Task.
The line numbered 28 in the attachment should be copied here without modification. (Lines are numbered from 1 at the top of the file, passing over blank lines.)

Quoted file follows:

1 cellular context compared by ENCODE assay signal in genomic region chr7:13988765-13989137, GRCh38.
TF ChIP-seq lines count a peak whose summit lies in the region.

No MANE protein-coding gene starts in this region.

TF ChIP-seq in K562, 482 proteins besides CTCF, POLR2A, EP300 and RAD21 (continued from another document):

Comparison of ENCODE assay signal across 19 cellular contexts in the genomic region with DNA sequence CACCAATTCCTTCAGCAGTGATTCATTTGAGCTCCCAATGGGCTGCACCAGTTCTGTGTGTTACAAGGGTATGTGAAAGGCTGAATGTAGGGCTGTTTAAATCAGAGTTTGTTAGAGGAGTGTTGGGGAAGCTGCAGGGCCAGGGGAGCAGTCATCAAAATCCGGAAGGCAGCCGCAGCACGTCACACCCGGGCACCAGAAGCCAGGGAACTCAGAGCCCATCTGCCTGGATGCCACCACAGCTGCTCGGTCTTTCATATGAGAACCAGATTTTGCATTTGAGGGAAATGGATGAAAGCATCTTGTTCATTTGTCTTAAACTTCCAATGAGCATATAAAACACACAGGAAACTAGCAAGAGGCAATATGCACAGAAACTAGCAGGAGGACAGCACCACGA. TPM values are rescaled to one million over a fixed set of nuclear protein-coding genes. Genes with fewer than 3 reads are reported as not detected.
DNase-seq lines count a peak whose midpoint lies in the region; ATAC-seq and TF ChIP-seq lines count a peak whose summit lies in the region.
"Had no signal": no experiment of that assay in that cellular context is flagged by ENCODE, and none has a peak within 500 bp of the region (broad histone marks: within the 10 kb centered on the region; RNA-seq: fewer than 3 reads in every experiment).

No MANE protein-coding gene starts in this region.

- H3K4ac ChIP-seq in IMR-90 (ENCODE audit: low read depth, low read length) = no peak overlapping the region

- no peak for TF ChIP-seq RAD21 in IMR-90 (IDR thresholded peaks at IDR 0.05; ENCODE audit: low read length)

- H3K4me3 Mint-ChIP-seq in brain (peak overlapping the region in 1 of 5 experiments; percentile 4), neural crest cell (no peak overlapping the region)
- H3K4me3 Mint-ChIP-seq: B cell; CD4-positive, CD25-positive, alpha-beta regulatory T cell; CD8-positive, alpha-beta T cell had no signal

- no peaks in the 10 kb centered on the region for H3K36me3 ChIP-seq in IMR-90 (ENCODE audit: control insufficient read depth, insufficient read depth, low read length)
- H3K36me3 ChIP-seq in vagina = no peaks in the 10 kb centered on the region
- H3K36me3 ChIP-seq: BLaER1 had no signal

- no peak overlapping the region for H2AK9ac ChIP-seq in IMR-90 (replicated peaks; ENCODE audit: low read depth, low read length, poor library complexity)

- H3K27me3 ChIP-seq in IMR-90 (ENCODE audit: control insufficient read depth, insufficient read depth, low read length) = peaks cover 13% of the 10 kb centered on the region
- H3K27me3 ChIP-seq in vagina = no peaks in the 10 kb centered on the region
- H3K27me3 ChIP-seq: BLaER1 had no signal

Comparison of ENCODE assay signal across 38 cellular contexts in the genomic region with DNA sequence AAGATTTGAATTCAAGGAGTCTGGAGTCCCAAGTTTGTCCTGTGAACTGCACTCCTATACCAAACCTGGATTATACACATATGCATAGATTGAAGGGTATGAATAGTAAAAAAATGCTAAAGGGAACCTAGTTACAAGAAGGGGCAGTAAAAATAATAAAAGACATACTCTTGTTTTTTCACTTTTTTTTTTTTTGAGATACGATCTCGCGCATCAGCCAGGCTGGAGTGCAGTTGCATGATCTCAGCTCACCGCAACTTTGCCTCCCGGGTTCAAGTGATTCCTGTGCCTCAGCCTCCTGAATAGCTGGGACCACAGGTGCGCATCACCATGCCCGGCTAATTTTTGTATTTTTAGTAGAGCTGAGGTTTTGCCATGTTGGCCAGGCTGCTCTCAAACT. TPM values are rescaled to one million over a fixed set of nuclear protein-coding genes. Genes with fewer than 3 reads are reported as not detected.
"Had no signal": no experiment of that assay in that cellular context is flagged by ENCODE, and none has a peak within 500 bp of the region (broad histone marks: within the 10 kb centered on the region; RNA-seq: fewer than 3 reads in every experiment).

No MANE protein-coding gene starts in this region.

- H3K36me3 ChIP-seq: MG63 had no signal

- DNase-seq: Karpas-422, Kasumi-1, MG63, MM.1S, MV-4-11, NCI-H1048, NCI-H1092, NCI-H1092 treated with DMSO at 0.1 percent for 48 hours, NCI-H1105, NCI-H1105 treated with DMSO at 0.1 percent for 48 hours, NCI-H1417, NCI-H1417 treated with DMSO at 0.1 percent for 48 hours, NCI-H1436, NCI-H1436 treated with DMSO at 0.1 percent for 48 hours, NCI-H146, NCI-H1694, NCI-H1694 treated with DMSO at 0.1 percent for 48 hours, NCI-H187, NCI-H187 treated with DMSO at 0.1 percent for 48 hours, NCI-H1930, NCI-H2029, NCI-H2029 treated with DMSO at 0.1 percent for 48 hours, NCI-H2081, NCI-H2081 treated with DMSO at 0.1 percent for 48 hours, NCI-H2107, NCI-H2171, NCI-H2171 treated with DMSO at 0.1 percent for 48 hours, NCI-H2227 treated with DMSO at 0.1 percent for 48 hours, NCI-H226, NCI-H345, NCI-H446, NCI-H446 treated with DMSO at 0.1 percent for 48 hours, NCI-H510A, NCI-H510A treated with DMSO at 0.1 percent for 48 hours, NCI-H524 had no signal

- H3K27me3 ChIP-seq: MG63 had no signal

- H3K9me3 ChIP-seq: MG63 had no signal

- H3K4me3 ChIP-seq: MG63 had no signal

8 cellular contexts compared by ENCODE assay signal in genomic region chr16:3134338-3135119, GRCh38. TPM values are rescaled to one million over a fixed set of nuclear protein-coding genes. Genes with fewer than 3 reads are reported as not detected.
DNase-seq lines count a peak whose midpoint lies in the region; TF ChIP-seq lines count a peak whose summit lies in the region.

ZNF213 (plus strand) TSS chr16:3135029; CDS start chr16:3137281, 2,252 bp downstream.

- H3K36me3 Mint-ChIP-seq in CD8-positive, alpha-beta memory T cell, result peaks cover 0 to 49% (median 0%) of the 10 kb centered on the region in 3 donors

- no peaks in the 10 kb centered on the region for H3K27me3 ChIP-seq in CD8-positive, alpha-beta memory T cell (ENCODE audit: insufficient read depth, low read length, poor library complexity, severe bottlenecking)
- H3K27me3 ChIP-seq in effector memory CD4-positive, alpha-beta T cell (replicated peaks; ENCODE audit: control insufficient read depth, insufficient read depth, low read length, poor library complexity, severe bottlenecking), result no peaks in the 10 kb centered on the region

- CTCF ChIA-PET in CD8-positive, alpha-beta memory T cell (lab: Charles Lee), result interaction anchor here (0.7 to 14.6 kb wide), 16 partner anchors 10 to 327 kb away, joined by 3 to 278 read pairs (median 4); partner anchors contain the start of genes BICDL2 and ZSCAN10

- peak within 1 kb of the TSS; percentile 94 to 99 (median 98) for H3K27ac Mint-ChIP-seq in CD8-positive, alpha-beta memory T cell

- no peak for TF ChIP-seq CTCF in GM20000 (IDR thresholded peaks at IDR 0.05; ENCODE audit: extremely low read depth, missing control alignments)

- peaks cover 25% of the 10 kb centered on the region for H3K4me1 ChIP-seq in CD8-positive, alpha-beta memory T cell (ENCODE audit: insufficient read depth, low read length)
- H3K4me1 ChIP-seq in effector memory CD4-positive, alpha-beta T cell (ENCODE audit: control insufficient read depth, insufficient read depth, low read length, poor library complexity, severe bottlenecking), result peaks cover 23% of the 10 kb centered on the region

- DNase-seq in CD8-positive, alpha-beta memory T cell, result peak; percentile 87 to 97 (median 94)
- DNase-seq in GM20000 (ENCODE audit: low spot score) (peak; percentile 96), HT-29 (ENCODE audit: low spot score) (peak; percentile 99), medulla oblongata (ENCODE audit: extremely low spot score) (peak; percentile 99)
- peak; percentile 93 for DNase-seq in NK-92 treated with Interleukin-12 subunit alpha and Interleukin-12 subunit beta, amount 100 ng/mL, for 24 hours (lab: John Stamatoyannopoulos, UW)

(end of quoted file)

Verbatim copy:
8 cellular contexts compared by ENCODE assay signal in genomic region chr16:3134338-3135119, GRCh38. TPM values are rescaled to one million over a fixed set of nuclear protein-coding genes. Genes with fewer than 3 reads are reported as not detected.